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Dilutions for the laboratory
Dilution = making weaker solutions from stronger ones Example: Making orange juice from frozen concentrate. You mix one can of frozen orange juice with three (3) cans of water.

Many of the laboratory procedures involve the use of dilutions. It is important to understand the concept of dilutions, since they are a handy tool used throughout all areas of the clinical/research laboratory. These dilutions have to be considered as they make a quantitative difference in what is going on.

J.J.J. . in the O. example: ´one in fourµ. you would say. to a TOTAL of four cans of diluted O. for one can of O. the dilution would be expressed as 1/4. When saying the dilution.Dilutions for the laboratory (cont·d) Dilutions are expressed as the volume of the solution being diluted per the total final volume of the dilution In the orange juice example on the previous slide.

because you express the volume of the solution being diluted (1 ml of serum) per the TOTAL final volume of the dilution (10 ml total). . the dilution would be written 1/10 or said ´one in tenµ.Dilutions for the laboratory (cont·d) Another example: If you dilute 1 ml of serum with 9 ml of saline.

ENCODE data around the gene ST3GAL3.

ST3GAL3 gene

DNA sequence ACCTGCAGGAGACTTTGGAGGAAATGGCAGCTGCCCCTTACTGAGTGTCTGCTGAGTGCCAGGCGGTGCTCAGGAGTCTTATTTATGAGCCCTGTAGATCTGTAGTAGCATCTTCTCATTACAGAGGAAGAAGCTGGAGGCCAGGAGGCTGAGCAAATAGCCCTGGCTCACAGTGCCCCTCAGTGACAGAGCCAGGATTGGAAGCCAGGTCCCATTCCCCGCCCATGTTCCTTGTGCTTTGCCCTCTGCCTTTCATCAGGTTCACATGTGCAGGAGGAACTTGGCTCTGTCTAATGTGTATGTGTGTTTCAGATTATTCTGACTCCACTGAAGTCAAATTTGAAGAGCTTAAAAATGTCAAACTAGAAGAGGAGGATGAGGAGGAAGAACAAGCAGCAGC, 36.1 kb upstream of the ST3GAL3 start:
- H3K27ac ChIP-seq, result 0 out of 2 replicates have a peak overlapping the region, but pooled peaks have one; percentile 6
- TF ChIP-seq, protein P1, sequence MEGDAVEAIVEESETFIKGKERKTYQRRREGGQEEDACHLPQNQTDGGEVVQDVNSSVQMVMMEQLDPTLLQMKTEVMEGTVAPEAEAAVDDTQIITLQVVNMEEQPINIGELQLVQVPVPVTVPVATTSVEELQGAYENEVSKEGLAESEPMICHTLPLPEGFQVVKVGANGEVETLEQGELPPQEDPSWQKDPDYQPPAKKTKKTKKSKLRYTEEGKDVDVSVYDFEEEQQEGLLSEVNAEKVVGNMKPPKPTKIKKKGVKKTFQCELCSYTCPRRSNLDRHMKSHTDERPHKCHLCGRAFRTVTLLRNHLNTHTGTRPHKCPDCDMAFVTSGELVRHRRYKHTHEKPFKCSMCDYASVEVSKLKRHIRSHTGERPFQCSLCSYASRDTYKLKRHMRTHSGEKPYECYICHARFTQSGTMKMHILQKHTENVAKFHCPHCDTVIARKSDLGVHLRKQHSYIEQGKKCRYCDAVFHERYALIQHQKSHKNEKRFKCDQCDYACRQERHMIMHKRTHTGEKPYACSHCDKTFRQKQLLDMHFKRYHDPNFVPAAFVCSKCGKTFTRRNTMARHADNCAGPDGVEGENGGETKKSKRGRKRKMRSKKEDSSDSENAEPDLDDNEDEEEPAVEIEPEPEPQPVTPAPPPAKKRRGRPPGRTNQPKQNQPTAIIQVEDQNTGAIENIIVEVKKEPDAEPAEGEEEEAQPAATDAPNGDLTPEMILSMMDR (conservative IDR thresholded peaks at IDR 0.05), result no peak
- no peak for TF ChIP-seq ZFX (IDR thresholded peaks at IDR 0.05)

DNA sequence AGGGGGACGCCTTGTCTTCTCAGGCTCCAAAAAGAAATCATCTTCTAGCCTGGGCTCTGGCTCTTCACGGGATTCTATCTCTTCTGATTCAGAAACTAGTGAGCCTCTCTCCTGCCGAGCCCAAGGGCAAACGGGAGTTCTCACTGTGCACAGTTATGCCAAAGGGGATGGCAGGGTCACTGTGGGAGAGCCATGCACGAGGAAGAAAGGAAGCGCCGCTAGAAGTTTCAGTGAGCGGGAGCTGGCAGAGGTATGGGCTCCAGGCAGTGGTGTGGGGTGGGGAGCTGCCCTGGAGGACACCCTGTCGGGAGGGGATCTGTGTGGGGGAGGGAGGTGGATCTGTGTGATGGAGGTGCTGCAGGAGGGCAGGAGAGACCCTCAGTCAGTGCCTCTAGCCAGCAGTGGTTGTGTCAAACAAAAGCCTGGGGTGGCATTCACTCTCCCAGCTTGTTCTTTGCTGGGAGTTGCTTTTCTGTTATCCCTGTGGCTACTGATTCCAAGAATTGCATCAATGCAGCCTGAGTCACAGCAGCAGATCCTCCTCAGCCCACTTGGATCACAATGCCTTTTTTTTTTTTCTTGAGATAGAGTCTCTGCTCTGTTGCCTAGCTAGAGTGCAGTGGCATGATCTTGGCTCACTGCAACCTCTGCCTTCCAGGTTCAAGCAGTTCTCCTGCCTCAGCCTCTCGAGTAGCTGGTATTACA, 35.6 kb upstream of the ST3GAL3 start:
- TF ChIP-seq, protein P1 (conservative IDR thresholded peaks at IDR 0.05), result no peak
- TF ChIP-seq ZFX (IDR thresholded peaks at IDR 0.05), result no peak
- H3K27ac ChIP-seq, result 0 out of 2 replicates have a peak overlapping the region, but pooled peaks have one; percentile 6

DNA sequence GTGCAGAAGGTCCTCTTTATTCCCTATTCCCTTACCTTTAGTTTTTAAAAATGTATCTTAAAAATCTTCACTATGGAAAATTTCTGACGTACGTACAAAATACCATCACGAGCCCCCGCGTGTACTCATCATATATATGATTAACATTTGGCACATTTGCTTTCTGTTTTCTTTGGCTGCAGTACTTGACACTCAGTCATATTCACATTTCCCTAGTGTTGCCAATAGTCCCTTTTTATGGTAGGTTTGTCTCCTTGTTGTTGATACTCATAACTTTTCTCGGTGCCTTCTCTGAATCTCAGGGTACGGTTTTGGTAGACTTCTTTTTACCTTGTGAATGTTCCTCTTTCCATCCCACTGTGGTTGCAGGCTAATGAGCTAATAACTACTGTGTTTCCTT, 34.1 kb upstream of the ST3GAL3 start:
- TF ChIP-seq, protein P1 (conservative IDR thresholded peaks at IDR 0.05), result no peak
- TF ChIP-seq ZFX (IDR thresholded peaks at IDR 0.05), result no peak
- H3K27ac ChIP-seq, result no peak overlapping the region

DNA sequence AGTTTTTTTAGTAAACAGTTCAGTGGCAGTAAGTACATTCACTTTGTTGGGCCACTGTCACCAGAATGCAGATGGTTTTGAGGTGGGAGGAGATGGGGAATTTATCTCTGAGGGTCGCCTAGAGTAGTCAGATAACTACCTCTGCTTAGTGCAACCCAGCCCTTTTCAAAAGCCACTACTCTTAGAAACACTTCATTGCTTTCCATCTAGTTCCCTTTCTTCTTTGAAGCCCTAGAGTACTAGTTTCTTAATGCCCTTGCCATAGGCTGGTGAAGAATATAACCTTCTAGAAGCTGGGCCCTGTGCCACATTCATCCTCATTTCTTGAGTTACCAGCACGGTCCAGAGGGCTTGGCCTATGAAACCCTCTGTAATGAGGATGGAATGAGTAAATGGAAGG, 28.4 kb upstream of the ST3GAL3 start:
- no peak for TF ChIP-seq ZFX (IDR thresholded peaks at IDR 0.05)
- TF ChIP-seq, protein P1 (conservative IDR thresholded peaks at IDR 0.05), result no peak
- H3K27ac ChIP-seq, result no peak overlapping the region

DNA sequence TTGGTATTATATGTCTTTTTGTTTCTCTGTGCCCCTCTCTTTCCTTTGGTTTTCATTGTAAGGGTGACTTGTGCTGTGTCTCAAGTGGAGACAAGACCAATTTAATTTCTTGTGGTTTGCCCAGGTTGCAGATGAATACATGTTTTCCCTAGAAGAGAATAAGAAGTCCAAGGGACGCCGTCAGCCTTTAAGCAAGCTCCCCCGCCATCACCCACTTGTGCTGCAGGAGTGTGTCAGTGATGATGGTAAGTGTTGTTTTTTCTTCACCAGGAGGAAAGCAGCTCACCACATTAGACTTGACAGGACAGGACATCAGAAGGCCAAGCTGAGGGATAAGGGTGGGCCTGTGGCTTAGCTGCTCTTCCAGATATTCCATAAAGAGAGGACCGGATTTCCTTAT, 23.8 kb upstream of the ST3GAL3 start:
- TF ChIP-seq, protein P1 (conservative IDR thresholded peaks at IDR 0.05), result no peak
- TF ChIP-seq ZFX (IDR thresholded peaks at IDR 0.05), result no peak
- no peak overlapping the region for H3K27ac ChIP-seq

Dilutions for the laboratory (cont·d) Another example: One (1) part of concentrated acid is diluted with 100 parts of water. The dilution is written as 1/101 or said ´one in one hundred and oneµ. The total solution volume is 101 parts (1 part acid + 100 parts water). .

Dilutions for the laboratory (cont·d) Notice that dilutions do NOT have units (cans. or parts) but are expressed as one number to another number Example: 1/10 or ´one in tenµ . ml.

Dilutions for the laboratory (cont·d) Dilutions are always expressed with the original substance diluted as one (1). If more than one part of original substance is initially used. . it is necessary to convert the original substance part to one (1) when the dilution is expressed.

Dilutions for the laboratory (cont·d) Example: Two (2) parts of dye are diluted with eight (8) parts of diluent (the term often used for the diluting solution). but the original substance must be expressed as one (1). To get the original volume to one (1). The total solution volume is 10 parts (2 parts dye + 8 parts diluent). .0___ 10 parts total volume x 2x = 10 x = 5 The dilution is expressed as 1/5. The dilution is initially expressed as 2/10. use a ratio and proportion equation. remembering that dilutions are stated in terms of 1 to something: ______2 parts dye = ___1.

0___ 7 parts total volume x 2x = 7 x = 3. or.Dilutions for the laboratory (cont·d) The dilution does not always end up in whole numbers.5. The total solution volume is seven (7) parts (2 parts of whole blood + 5 parts saline). The dilution would be 2/7.5 The dilution is expressed as 1/3. remembering that dilutions are stated in terms of 1 to something: __2 parts blood_____ = ___1. this is calculated by using the ratio and proportion equation. Example: Two parts (2) parts of whole blood are diluted with five (5) parts of saline. more correctly. 1/3.5 . Again.